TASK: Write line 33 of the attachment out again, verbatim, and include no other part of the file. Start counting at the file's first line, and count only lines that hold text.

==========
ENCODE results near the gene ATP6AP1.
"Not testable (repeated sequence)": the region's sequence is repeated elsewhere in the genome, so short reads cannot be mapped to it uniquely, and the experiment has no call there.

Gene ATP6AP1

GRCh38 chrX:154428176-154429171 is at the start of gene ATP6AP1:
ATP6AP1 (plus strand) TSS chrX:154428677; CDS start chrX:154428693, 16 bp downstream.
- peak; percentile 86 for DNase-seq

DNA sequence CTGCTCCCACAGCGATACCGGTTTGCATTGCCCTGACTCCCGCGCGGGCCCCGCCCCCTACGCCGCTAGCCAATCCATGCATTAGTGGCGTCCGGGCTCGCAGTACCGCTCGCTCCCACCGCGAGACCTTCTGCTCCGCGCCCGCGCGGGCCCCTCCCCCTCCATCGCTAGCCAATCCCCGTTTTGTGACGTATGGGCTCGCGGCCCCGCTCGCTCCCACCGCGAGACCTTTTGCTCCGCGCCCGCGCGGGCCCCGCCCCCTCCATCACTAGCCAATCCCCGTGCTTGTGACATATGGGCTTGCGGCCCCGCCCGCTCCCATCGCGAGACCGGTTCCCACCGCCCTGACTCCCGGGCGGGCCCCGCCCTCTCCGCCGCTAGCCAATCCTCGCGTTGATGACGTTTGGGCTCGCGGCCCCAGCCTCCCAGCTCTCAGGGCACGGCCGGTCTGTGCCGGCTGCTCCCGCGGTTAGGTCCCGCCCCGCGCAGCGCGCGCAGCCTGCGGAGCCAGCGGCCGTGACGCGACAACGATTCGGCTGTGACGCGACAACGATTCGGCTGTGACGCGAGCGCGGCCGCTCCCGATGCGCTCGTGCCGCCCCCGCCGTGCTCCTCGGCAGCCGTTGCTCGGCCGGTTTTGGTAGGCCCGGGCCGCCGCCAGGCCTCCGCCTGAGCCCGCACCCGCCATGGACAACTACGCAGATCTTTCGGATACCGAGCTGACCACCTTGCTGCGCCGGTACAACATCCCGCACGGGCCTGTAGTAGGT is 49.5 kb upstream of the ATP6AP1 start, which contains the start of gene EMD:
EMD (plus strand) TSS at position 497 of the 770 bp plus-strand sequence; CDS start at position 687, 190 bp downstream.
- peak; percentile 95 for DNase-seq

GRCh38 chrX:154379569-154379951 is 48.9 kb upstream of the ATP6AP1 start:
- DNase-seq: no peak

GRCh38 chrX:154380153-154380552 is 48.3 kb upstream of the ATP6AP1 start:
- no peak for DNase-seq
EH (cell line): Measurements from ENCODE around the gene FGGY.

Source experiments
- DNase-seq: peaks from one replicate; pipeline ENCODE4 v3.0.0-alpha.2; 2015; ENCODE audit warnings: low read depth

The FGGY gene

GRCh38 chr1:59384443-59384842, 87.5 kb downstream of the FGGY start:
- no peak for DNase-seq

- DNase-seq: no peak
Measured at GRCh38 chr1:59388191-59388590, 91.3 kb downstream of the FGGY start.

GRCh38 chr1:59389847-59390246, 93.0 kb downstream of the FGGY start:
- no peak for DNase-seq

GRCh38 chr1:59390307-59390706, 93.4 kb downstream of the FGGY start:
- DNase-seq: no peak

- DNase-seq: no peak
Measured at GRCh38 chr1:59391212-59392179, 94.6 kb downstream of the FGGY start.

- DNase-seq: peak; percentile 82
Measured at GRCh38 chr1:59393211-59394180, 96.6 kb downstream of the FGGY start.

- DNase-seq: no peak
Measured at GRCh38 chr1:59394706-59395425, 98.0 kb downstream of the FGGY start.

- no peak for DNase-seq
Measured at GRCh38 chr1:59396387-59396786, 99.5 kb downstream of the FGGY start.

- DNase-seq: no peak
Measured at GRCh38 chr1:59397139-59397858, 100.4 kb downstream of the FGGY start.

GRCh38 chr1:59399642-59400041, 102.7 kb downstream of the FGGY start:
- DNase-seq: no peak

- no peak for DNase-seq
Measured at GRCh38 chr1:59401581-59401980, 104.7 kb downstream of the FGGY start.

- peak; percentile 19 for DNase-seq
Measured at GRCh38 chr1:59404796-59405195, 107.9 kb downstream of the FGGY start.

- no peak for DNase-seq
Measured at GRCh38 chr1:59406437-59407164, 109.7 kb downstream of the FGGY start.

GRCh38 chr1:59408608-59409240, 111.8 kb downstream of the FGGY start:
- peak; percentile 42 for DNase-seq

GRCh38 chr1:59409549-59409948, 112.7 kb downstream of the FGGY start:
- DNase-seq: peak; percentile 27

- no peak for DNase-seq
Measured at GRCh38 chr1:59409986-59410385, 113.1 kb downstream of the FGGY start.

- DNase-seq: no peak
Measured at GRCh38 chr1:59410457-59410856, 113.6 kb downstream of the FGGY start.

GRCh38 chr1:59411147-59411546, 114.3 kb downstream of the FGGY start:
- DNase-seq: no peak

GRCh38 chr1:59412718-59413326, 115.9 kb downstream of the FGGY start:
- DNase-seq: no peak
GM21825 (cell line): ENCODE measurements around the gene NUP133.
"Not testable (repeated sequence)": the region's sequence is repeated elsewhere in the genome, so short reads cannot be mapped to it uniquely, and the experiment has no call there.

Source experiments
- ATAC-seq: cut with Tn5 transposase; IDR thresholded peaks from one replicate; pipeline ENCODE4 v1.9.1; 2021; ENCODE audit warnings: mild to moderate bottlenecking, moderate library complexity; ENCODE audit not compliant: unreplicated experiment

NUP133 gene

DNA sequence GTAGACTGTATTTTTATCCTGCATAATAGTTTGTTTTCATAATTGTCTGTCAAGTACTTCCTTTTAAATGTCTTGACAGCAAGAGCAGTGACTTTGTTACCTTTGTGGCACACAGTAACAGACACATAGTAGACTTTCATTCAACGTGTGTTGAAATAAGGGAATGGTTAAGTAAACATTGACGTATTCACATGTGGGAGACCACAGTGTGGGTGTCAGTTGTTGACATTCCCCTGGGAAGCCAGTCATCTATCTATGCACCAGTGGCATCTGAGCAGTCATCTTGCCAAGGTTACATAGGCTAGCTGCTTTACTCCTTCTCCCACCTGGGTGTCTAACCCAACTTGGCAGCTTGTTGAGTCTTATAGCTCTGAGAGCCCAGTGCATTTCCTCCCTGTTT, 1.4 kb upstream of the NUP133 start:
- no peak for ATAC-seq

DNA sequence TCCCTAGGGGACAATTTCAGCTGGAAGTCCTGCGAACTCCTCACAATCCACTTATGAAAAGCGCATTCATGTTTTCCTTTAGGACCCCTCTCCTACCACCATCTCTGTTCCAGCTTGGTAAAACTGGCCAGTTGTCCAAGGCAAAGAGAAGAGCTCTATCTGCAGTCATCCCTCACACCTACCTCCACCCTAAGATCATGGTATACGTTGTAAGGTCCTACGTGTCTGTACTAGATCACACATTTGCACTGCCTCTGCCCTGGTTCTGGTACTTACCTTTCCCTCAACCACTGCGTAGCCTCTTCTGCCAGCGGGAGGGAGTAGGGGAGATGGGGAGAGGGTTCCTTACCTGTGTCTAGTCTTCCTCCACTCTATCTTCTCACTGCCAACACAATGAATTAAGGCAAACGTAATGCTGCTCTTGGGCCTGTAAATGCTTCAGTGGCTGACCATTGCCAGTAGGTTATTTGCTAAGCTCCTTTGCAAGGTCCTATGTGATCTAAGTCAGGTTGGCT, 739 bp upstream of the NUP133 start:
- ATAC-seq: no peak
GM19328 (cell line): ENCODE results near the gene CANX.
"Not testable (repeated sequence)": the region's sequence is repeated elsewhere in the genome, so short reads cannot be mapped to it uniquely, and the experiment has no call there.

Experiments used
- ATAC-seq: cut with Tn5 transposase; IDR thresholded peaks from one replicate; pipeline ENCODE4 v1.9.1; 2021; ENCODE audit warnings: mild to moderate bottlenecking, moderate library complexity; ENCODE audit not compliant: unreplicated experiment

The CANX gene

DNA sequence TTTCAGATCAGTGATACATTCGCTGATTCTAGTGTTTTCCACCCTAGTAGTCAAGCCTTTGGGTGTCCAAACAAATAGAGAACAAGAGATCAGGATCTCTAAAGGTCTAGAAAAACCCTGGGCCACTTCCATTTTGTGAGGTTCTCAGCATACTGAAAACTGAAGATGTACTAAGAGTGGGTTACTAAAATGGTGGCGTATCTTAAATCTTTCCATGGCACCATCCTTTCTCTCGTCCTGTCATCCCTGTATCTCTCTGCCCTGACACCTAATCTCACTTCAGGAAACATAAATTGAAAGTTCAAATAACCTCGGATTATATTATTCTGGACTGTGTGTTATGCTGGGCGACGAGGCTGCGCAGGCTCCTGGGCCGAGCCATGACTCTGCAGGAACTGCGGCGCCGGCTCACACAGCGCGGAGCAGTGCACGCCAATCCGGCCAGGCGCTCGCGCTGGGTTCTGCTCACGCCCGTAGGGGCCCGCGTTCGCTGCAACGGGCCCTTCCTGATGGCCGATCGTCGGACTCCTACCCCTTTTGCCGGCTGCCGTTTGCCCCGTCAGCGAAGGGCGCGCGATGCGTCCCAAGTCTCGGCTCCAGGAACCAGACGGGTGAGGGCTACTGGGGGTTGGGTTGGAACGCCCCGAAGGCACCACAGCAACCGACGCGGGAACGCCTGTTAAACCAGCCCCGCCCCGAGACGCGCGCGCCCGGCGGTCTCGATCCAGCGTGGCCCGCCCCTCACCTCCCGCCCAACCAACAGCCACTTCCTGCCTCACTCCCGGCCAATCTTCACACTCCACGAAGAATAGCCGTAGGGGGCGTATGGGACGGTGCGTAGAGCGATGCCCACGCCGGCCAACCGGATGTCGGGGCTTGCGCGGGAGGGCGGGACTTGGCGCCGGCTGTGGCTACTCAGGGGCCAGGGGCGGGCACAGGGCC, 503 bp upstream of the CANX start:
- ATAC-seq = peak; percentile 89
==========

Measured at GRCh38 chr1:59396387-59396786, 99.5 kb downstream of the FGGY start.